Viking ring fortress on Zealand.
Latest News from 18 november 2014
Various info 2014: For the first time in 60 years a new ring fortress has been found in Denmark. The officiel name is now Borgring. The Viking fortification is located on Zealand east of Gl. Lellingegård in the parish of Højelse and north-east of Lellinge. The ring sits on land under the Chapter of Vallø (the land and Gl. Lellingegaard has been a part of the estate of Vallø since 1721).
It was because of skilled archaeological work when scientists from Aarhus University and Danmarks Borgcenter could tell that they had found a new ring-castle in Denmark
It was 60 year since a ring-castle was found in Denmark and the new find is the result of an intensive hunt after exactly a ring-fortress like this. One of the archaeologists behind the new find is professor Søren Sindbæk who says that this is almost like a good crime story. He has never experienced an excavation like this before. " We have found a unique mionument, but we've also found it because we were following a presumption," he says.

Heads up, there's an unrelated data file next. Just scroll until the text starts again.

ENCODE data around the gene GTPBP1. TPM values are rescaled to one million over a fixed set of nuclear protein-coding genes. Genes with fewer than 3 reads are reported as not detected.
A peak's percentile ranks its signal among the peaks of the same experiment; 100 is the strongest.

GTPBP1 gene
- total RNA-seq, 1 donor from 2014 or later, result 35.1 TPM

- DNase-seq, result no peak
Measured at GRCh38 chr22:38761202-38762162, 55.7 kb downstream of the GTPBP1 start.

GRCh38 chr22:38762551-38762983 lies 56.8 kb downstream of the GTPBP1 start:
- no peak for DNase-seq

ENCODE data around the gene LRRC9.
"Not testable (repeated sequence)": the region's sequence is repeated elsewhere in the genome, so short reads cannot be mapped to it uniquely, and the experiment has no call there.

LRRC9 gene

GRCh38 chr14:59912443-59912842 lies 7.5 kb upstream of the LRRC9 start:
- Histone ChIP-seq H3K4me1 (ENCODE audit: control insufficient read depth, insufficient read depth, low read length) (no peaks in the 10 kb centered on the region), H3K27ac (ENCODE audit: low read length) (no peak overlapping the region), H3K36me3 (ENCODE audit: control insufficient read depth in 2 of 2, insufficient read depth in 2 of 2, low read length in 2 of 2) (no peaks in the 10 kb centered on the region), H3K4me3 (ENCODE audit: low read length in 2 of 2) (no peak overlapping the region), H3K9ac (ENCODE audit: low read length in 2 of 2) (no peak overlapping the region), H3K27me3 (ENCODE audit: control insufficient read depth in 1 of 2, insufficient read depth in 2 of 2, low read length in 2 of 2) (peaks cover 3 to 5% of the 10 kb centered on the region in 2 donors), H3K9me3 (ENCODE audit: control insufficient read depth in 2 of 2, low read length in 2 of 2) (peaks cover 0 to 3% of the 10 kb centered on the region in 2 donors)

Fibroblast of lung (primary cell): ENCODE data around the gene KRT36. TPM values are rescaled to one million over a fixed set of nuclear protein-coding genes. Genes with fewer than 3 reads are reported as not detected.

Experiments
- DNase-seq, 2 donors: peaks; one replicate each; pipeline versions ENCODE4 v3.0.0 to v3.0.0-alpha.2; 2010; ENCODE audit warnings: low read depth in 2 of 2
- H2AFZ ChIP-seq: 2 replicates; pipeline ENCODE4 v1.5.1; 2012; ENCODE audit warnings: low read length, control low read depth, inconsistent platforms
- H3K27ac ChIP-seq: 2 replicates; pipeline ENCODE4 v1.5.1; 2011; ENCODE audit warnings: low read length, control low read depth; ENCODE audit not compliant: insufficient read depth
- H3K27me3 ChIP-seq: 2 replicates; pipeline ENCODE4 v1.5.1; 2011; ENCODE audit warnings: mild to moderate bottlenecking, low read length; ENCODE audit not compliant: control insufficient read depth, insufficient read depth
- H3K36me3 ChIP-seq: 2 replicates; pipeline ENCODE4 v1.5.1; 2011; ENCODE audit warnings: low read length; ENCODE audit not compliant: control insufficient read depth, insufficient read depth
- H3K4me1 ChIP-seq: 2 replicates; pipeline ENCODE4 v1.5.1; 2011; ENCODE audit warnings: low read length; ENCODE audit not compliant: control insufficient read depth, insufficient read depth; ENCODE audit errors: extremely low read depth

Borgring is circular in shape and spans 145 metres across and thus ranks third among the original, Danish Viking ring fortresses. It featured a 10–11-meter wide rampart and was shielded by a palisade. made by pointed wooden stakes. No fortification moat has been uncovered, but the Ellebækken stream running due west of the fortification might have offered a natural defence as might a small lake to the north/north-east. During the excavation in 2014 the northern and eastern gates were found exactly where they would be expected to be in a trelleborg-type fortification.
|Trelleborg at Slagelse , from wikipedia|
Borgring now joins the group of trelleborgs which include Trelleborg at Slagelse, Nonnebakken at Odense, Fyrkat at Hobro and Aggersborg next to the Limfjord.
During the Viking age the Borgring fortress would have enjoyed a strategic, geographical advantage overlooking the intersection of the old high roads from Roskilde and Ringsted extending as far as the two streams in Køge ådal, which at this time was a ship-ready fjord and one of the best natural ports on Zealand, offering easy access to the Bay of Køge.
Harald Bluetooth is presumed to be the master builder of the other Danish trelleborg-type fortresses, and it seems plausible that he may indeed have built the ring fortress at Lellinge, too.
Excavations will continue in 2015.